Friday, January 28, 2005

Acceptable and unacceptable "heresy"

I have what to say on the Rav Slifkin book ban issue, but I want to measure my words carefully, and so I don't know if I will ever got to posting something substantive on the matter. On the one hand, I would agree with many of the statements labelled heretical, while on the other hand I understand the impetus to declare the boundaries of acceptable Jewish theology. It is a non-trivial subject.

I would just like to point out, however, the contrast between people's reactions to bans/declarations of heresy on that which they agree with/feel comfortable with, and that which they do not.

Specifically, you have Rav Slifkin's views on the age of the universe and the fallibility/infallibility of Chazal when it comes to scientific matters. Many would agree with him (including Rishonim/Acharonim!), and consider attempts to label such an opinion as heretical as backwards and ill-advised.

Similarly, Marc Shapiro's book on the limits of Orthodox theology, which attempts to show that the Rambam's ikkarei emuna (principles of faith) were not universally held or accepted in their entirety, or as understood by the Rambam, is viewed favorably, perhaps in part because it supports privately held discomfort or disagreement with certain ikkarei emuna.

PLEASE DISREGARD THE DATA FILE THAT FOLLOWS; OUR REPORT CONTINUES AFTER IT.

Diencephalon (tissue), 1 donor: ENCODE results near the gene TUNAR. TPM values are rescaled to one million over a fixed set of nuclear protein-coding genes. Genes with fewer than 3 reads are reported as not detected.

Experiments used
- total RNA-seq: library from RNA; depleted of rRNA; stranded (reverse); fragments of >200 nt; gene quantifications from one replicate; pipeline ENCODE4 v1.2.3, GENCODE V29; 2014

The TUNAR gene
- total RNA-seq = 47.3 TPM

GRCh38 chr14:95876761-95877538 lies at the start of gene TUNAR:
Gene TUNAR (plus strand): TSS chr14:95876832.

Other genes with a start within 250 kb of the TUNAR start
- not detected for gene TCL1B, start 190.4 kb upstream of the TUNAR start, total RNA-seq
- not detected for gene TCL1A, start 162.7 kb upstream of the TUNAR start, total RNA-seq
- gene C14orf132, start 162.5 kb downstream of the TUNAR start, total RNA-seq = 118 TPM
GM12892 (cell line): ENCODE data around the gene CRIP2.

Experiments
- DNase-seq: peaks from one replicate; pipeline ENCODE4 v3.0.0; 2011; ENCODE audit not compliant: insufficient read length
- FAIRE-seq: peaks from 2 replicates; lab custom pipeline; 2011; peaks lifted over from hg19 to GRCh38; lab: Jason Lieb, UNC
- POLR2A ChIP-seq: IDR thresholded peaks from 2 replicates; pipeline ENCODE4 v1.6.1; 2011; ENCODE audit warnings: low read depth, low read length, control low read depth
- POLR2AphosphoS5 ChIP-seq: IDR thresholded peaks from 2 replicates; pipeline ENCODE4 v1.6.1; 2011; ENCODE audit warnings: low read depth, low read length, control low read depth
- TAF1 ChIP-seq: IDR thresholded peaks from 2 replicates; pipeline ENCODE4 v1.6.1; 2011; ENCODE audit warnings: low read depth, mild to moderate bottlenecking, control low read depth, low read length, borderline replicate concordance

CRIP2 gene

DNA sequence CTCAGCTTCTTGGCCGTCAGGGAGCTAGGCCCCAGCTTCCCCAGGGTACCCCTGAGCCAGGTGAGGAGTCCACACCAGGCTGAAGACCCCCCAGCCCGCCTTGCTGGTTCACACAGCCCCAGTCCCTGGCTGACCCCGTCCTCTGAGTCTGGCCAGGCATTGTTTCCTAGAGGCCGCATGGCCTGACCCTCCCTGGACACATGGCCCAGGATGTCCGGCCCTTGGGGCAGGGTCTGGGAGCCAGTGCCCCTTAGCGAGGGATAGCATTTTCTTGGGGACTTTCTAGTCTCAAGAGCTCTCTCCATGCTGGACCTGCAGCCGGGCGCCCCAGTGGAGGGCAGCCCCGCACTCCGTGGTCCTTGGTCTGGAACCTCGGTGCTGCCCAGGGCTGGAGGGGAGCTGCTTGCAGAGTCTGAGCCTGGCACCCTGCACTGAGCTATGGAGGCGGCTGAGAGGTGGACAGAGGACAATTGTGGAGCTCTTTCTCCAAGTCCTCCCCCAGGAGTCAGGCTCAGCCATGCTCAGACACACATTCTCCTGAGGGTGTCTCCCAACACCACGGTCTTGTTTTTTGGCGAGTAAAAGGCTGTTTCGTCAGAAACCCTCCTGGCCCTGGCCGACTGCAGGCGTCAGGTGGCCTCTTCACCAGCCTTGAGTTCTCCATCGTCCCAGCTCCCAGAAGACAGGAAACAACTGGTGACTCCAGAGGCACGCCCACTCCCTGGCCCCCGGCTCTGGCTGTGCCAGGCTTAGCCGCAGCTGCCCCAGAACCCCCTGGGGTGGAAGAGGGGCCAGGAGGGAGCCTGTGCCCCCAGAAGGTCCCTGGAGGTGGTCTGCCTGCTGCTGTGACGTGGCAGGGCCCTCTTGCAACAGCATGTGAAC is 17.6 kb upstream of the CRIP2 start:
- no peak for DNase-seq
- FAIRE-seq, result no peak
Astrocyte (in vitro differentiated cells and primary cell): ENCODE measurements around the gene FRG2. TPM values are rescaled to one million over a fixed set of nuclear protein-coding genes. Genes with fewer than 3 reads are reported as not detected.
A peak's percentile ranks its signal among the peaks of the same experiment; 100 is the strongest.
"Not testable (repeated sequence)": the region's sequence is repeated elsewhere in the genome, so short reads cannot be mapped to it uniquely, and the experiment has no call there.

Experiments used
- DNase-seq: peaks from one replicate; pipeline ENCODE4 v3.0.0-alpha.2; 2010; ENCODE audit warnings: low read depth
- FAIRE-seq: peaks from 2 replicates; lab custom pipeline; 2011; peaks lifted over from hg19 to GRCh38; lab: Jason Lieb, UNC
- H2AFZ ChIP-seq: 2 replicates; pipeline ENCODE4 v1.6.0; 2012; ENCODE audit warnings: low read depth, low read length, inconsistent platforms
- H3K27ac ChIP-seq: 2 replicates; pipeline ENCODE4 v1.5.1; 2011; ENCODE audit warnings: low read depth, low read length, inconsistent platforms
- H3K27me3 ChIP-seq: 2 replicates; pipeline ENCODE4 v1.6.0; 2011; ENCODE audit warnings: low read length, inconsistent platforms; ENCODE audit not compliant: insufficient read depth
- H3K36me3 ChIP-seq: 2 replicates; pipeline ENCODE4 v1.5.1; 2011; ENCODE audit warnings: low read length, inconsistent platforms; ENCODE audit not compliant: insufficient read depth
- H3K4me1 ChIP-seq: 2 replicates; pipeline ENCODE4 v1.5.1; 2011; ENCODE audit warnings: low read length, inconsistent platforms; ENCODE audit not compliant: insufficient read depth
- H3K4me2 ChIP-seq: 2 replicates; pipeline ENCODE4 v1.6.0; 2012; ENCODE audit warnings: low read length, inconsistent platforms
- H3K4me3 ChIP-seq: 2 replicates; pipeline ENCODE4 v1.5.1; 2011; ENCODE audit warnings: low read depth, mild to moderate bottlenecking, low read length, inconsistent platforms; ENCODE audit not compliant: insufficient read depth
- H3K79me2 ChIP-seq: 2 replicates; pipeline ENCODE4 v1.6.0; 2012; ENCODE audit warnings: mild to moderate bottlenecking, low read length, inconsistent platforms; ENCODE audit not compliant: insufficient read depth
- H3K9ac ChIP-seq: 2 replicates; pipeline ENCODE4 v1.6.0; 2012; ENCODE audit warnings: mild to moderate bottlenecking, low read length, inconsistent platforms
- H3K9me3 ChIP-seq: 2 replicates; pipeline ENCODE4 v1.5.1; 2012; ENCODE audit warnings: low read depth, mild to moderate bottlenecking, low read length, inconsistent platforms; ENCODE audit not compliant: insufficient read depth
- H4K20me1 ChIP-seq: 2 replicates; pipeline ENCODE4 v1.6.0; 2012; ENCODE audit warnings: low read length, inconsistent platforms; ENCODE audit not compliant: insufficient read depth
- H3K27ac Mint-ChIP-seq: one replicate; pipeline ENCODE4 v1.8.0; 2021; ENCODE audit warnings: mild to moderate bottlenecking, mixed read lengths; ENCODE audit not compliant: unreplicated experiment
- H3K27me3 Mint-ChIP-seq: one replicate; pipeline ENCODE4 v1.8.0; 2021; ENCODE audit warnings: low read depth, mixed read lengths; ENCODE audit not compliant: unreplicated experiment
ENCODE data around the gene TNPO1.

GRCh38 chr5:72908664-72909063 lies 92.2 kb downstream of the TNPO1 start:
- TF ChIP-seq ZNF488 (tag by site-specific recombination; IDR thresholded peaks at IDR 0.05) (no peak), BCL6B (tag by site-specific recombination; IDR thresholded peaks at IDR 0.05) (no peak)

On the other hand, you have messianic Lubavitch, which holds that mashiach can come from the dead, and thus the Rebbe can still be mashiach. They also have sources, admittedly few, and in some cases not well known, but neither are Marc Shapiro's sources entirely mainstream. Yet the same people who would champion the first two would label this belief as heretical, and would write the belief as outside the pale of acceptable Orthodox theology. Dr. David Berger's book talks of the scandal of Orthodox indifference, in that we are not writing them outside of acceptable Orthodox belief, and the same folks who would denounce the idea that an idea could be labelled heretical in the first two cases would agree with, or at least find nothing wrong with, the idea in the final instance.

It is funny to see FailedMessiah.Com promoting on one sidebar Marc Shapiro's book and Rav Slifkin's book, and Dr. Berger's book on the other.